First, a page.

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For Many Americans, 9/11 Worries Still Dominate

By Amanda Gardner
HealthDay Reporter

FRIDAY, Sept. 9 (HealthDay News) -- Almost half of all the U.S. adults who experienced physical or psychological problems in the months following the 9/11 terrorist attacks still struggle with feelings of fear and anxiety 10 years later, a new Harris Interactive/HealthDay poll found.

The most common lingering concerns are worry about family and friends, reported by 24 percent of those still affected, and anxiety, by 13 percent. Twelve percent said the disaster has caused them to "lose hope" about the future.

In addition, 19 percent of all those polled reported they now have a fear of flying. That percentage increased at least 4 points for those who were in, or had family or friends in, New York City or Washington, D.C., when the hijacked planes hit on Sept. 11, 2001.

"People are still struggling with this, and it seems to have impacted more fragile people and those more directly affected by the attacks," said Alan Hilfer, director of psychology at Maimonides Medical Center in New York City.

And, while continued stress is normal after any catastrophe, Hilfer said, "I know people who are still afraid to cross bridges and get on airplanes."

Overall, 46 percent of those who experienced any effects following the 9/11 attacks said they still had lingering effects.

But 9 percent of all the approximately 2,200 people polled admitted they feel anxious in big cities or crowded venues, 18 percent said they want revenge against terrorists, and 14 percent said they feel "nervous" when they see people dressed in traditional Muslim attire.

Two-thirds of all those polled said they had taken action as a result of 9/11: 47 percent said they now try to appreciate life more, and 34 percent reported spending more time with family and friends.

And while only 10 percent said they turn more often to their church or place of worship, 21 percent said they pray more often or more intently.

Thirty-one percent said they had family or friends near lower Manhattan or the Pentagon 10 years ago, the targeted sites of the plane attacks, while 4 percent were actually in one of those two locations.

Priscilla Dass-Brailsford, a professor of psychiatry at Georgetown University in Washington, D.C., said, "It's very normal, very natural for people to have these reactions and lingering effects."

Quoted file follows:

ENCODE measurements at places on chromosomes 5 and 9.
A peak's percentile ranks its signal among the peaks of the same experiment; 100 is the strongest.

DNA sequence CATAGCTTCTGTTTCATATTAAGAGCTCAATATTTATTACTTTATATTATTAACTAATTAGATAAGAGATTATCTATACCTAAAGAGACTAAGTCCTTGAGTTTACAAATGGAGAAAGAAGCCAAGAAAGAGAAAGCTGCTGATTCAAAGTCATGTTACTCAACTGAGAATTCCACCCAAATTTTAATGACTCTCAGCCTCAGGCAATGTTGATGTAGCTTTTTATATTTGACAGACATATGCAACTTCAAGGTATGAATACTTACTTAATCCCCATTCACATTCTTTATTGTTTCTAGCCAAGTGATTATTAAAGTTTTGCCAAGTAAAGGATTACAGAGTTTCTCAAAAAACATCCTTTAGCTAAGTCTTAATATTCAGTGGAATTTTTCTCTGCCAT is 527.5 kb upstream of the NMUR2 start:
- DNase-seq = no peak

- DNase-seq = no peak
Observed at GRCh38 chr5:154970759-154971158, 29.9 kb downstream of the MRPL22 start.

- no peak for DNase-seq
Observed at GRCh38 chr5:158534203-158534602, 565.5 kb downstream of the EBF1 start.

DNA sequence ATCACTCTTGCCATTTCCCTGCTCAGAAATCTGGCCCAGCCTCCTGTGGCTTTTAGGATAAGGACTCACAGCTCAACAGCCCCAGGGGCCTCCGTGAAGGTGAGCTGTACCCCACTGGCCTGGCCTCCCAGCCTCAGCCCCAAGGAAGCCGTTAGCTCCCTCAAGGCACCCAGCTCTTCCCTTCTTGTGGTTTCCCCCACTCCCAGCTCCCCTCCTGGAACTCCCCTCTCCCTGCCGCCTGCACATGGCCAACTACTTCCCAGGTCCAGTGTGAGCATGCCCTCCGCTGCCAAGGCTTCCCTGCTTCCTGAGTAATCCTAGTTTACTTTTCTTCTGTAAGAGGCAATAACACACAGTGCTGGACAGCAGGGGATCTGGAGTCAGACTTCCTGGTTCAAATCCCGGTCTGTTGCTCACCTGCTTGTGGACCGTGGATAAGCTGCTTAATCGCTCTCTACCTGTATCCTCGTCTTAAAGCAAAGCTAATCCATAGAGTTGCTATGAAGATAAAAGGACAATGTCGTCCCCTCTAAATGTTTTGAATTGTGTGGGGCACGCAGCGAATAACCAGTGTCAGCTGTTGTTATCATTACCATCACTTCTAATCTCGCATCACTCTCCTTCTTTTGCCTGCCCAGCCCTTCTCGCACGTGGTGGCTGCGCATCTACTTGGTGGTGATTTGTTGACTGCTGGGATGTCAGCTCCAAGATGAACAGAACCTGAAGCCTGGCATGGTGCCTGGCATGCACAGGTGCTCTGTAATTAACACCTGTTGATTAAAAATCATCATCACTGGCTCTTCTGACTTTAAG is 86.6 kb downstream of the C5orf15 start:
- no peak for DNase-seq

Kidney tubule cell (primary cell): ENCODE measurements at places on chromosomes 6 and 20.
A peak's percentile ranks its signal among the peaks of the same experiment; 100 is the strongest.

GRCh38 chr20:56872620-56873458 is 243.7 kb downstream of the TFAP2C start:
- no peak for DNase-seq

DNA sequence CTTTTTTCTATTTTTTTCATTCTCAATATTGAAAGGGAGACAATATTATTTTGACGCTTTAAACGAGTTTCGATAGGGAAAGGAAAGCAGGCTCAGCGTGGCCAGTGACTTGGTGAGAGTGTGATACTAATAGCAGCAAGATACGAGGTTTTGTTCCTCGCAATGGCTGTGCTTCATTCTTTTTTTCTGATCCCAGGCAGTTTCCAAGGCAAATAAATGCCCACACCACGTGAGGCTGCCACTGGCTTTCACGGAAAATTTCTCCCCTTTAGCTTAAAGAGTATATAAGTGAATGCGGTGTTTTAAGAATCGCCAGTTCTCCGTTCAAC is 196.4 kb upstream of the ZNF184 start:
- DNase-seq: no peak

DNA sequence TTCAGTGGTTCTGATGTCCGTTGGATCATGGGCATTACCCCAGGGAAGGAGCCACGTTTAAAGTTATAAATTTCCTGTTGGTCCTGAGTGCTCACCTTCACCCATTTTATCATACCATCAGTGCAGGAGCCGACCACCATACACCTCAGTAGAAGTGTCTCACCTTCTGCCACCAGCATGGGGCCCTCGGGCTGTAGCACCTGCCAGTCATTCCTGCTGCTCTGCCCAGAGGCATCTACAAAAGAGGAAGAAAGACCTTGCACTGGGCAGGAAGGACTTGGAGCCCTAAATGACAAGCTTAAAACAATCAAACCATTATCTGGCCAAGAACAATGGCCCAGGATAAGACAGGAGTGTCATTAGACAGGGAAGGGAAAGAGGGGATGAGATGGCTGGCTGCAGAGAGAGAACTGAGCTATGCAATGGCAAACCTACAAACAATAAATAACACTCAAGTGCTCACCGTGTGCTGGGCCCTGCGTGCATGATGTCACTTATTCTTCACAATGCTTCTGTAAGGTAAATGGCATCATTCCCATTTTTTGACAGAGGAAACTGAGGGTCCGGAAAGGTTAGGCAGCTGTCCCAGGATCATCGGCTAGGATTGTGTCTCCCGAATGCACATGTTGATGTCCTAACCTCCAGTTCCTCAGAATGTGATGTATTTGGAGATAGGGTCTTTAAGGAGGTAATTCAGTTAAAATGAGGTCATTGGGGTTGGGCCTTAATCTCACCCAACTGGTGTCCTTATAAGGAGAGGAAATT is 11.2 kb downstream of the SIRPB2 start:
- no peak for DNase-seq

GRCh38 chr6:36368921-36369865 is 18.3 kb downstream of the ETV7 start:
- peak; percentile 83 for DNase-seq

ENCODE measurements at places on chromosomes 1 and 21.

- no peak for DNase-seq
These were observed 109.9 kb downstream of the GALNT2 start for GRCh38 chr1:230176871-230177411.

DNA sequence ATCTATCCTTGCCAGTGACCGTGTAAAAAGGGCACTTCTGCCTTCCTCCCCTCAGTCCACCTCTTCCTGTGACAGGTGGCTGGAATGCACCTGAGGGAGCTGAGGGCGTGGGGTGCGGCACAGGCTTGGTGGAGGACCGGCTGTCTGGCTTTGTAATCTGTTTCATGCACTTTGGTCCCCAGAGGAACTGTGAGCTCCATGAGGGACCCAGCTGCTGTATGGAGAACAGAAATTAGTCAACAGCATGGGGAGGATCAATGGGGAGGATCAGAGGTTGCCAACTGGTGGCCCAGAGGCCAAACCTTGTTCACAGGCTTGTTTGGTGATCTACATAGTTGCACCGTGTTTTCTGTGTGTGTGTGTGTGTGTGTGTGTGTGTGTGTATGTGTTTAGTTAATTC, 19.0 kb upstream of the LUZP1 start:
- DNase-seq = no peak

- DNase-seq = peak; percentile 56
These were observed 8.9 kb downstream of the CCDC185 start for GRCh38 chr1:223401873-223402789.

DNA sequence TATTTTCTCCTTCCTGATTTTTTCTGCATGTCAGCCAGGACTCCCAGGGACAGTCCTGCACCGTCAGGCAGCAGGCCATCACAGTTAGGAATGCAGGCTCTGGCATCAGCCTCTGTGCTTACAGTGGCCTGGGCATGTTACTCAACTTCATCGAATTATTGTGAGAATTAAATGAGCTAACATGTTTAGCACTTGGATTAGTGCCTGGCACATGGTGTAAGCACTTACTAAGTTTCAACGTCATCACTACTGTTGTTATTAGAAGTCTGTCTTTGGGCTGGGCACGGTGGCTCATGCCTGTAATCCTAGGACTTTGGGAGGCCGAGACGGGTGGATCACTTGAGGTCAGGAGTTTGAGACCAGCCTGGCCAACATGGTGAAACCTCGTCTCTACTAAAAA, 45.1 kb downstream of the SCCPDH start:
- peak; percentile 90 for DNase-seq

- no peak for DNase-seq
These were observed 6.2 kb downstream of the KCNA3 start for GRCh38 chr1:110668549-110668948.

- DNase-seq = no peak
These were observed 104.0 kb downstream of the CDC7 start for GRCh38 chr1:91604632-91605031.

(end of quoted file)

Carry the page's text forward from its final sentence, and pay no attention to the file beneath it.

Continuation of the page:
But it's not clear what the future holds for those still suffering, she added. Hopefully, she said, the numbers will diminish with time, but current problems like the ailing economy and the destruction from Hurricane Irene may impede the healing process.

Ultimately, though, the 9/11 attacks were fundamentally different from calamities such as natural disasters, Hilfer said.

"What still lingers -- and what the legacy of Sept. 11 was -- is that we are vulnerable to terrorist attacks and they are completely out of our control," he said. "They are as a result of people who we consider to be maniacal. [Hurricane] Katrina was an act of nature and it's a different kind of anticipatory anxiety. We know we can get hit by a hurricane again. But it doesn't have the same kind of impact as being impacted by other human beings."

Regina A. Corso, senior vice president of the Harris Poll, Public Relations and Youth Research, added: "Even though it has been 10 years, the impact of 9/11 is something that was not constrained to just that one day or even to a few weeks after the attacks. Not only did more than two in five Americans experience effects such as worry or anxiety after the event, almost half of those people say they are still experiencing effects a decade later.

"But, what is nice to see," she added, "is that not all effects are negative. Almost half of Americans say they, as a result of 9/11, are trying to appreciate life more, and one-third are trying to spend more time with family, loved ones or friends."

The survey was conducted online within the United States from Aug. 25-29, among 2,202 adults aged 18 and older. Figures for age, sex, race/ethnicity, education, region and household income were weighted where necessary to bring them into line with their actual proportions in the population.

More information

Visit the World Trade Center Health Registry for more on the physical and mental health effects of 9/11.

To read HealthDay's story on the psychological toll of 9/11 on people in New York and Washington, D.C., click here.

To read HealthDay's story on how 9/11 has shaped the lives of many young Americans, click here.

To read HealthDay's story on the lasting health problems of 9/11 first responders, click here.

SOURCES: Alan Hilfer, Ph.D., director of psychology, Maimonides Medical Center, New York City; Priscilla Dass-Brailsford, Ed.D., professor of psychiatry, Georgetown University, Washington, D.C.; Regina A. Corso, senior vice president, Harris Poll, Public Relations and Youth Research; Harris Interactive/HealthDay poll, Aug. 25-29, 2011

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